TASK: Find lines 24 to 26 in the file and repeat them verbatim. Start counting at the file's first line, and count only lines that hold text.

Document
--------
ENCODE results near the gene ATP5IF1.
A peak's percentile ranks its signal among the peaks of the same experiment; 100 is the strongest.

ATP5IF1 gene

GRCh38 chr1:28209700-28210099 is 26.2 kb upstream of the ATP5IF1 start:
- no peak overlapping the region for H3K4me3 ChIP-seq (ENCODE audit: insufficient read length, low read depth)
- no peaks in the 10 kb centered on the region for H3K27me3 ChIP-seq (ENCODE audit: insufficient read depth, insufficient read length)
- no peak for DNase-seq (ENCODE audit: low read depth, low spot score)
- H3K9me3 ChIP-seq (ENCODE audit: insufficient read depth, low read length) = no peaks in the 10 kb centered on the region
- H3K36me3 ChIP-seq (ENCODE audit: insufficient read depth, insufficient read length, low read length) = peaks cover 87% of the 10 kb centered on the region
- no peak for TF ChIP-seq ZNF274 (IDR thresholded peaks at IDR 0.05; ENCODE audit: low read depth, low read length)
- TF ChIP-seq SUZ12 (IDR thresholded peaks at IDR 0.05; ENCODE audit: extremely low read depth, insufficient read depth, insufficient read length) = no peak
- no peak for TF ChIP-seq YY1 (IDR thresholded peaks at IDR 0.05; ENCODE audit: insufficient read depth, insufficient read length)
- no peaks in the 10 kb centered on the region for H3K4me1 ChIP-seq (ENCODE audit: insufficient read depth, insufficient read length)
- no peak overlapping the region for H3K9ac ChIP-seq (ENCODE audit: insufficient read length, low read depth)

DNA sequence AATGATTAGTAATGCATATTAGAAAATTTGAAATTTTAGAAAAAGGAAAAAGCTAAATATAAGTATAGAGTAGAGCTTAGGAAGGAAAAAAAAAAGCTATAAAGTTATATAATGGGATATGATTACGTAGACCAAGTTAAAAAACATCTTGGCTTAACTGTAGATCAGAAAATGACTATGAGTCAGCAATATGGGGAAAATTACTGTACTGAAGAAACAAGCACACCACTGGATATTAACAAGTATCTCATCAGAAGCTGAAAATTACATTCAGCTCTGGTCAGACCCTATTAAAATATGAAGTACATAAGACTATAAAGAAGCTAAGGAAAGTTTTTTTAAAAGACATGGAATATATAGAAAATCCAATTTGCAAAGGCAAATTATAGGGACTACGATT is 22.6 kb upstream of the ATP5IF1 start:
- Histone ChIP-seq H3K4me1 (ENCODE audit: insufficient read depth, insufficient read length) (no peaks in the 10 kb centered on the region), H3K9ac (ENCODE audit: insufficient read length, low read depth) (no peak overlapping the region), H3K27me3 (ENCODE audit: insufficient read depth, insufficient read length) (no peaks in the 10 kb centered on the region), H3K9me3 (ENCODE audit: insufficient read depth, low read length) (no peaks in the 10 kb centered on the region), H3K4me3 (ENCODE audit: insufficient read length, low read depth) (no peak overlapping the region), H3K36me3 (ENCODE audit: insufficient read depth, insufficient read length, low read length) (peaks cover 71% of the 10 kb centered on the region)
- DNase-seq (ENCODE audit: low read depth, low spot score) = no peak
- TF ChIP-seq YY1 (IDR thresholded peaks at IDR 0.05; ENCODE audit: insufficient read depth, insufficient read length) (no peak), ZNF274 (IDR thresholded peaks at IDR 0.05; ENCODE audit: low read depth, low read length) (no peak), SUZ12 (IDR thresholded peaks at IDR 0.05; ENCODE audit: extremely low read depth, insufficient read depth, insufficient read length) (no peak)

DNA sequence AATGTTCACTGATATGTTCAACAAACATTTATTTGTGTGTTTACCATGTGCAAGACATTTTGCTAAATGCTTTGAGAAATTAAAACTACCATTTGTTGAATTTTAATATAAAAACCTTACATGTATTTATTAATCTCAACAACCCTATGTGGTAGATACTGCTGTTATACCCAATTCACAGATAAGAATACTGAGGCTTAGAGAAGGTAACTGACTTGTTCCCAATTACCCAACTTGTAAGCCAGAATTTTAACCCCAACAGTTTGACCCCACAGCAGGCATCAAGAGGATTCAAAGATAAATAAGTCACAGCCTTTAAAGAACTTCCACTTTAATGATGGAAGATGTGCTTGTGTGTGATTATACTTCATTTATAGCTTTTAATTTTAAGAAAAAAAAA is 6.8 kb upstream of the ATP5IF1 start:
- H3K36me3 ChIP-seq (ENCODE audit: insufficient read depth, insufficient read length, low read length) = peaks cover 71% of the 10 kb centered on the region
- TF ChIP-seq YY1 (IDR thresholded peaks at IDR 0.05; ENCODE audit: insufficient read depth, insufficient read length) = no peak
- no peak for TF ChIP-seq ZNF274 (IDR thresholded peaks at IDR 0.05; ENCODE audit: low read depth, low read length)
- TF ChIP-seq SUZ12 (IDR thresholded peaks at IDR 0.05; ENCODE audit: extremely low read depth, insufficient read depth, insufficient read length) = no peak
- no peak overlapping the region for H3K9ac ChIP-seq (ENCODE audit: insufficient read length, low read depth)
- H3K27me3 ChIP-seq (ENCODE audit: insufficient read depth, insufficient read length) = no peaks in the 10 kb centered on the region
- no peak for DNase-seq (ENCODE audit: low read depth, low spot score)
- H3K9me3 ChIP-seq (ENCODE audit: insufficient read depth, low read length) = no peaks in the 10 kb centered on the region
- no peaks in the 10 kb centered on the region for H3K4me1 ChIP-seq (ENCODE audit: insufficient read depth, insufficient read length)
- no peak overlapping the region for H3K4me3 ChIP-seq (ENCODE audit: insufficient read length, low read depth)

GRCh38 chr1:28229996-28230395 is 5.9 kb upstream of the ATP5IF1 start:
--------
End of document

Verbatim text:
- no peak overlapping the region for H3K9ac ChIP-seq (ENCODE audit: insufficient read length, low read depth)
- H3K27me3 ChIP-seq (ENCODE audit: insufficient read depth, insufficient read length) = no peaks in the 10 kb centered on the region
- no peak for DNase-seq (ENCODE audit: low read depth, low spot score)